Meanwhile, we were driving into a trap.  Everything was about to go sideways.

First of all, there was no Square Donuts.  Of all things, some family had the nerve to honor this cultural holiday by - you know - sleeping in ... and enjoying a quiet morning at home with their family.  I know this because I called the Square Donuts number and was told such.

No worries, though.  We were still in a jovial mood.  Pretty soon, we would be leisurely browsing the aisles of Menard's - picking up our two-pack of Stanley tape measures (25' & 30').  Pretty soon we'd be listening to the "save big money at Menard's" jingle in a cavernous retail store practically all by our lonesome.

This next thing is the best part.

We're approaching Menard's, but not quite there. Off to our right is a darkened retail store, one I had never previously noticed.  But for whatever reason, the entire parking lot was full.  Holly, Drew's wife, says, "That's funny.  Trader Buck's flea market sure looks busy, but the lights aren't on."

Then it hit us.  Trader Buck's wasn't busy.  Menard's was BUSY!  In fact, Menard's was so busy that not only was its parking lot already full, so was Verizon's and La Isla Mexican and Trader Buck's and the U-Haul drop-off place tucked back into the alleyway.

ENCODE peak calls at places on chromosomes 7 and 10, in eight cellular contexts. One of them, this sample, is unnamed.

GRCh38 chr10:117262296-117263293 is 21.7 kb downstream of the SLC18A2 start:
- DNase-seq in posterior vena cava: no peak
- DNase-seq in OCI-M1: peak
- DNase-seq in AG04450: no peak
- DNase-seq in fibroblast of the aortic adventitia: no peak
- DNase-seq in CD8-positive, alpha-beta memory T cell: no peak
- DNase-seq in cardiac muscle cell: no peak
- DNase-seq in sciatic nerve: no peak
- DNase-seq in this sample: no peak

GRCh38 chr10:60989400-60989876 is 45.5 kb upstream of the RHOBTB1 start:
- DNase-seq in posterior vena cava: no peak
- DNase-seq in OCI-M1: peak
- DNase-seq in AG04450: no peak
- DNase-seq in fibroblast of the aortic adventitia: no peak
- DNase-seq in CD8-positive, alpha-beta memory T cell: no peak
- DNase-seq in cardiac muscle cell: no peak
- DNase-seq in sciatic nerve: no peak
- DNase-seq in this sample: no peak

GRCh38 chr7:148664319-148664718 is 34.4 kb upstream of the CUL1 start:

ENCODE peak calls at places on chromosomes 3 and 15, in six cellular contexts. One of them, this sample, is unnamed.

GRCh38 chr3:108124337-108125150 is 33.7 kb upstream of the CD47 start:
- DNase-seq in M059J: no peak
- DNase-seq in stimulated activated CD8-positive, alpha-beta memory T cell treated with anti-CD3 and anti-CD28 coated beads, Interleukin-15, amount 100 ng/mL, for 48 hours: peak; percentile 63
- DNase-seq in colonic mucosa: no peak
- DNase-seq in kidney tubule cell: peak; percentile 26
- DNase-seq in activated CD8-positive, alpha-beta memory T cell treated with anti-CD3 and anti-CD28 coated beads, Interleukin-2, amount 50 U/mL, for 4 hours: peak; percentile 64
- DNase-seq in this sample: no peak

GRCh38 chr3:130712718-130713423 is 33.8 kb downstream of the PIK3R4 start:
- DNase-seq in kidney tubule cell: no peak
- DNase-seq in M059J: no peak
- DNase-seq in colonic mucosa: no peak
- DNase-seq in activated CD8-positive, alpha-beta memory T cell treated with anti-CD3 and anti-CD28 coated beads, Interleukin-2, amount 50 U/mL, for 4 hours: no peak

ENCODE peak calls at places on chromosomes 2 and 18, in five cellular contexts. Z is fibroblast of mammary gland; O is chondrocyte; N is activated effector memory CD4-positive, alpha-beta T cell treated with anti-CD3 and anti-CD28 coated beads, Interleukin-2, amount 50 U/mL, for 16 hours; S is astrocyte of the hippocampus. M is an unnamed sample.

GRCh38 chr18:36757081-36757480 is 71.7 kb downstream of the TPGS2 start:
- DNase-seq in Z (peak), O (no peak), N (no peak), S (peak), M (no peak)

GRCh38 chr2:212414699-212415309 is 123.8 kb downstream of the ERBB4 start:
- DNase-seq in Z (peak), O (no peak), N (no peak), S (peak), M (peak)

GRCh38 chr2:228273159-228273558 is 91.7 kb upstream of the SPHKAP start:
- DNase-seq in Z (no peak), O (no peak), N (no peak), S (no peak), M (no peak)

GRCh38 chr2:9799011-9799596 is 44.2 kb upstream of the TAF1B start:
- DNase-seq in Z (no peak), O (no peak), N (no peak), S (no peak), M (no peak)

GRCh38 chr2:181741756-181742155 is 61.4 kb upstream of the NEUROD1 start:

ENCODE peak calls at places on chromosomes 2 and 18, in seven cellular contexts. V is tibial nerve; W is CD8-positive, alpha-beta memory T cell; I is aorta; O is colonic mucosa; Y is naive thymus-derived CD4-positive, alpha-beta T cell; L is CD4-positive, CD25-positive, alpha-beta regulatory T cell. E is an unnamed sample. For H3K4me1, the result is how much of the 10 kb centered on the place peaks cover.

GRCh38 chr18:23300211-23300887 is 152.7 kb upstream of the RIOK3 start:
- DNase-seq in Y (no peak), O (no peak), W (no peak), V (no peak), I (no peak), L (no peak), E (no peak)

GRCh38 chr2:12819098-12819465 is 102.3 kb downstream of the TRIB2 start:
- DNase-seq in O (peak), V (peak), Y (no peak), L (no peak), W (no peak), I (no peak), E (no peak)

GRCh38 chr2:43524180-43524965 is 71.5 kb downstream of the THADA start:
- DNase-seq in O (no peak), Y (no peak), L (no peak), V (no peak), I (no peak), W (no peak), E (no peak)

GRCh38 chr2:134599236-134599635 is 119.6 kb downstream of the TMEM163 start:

It was a trap!  But before we knew it, we were following a line of cars pulling into Menard's.  Dazed and confused,  Drew, who was driving, bypassed two customers pushing two over-loaded carts.  We nearly hit an Amish woman carrying an armload of Mason jars.  Eventually, after driving out to what I can only describe as the place where Clark Griswald parks the station wagon at Wally World, we realized we needed a plan.  Joe, Drew's dad, volunteered to drop us off.  He would sacrifice his Black Friday deals for us.  Heck of a guy that Joe Cooper.

But first, we drive past the front of the building.  I'm not sure why.  Someone said something about needing to see how long the lines were.  Unfortunately, we were duped it this moment.  The lines looked extremely reasonable.  So, Joe dropped Drew and me off.

The moment I set foot in the store, I knew we had a problem.  The place was teeming with people.  All the carts were gone.  And there was "caution" tap strewn about the front, directing the herds of customers through two designated checkout lines.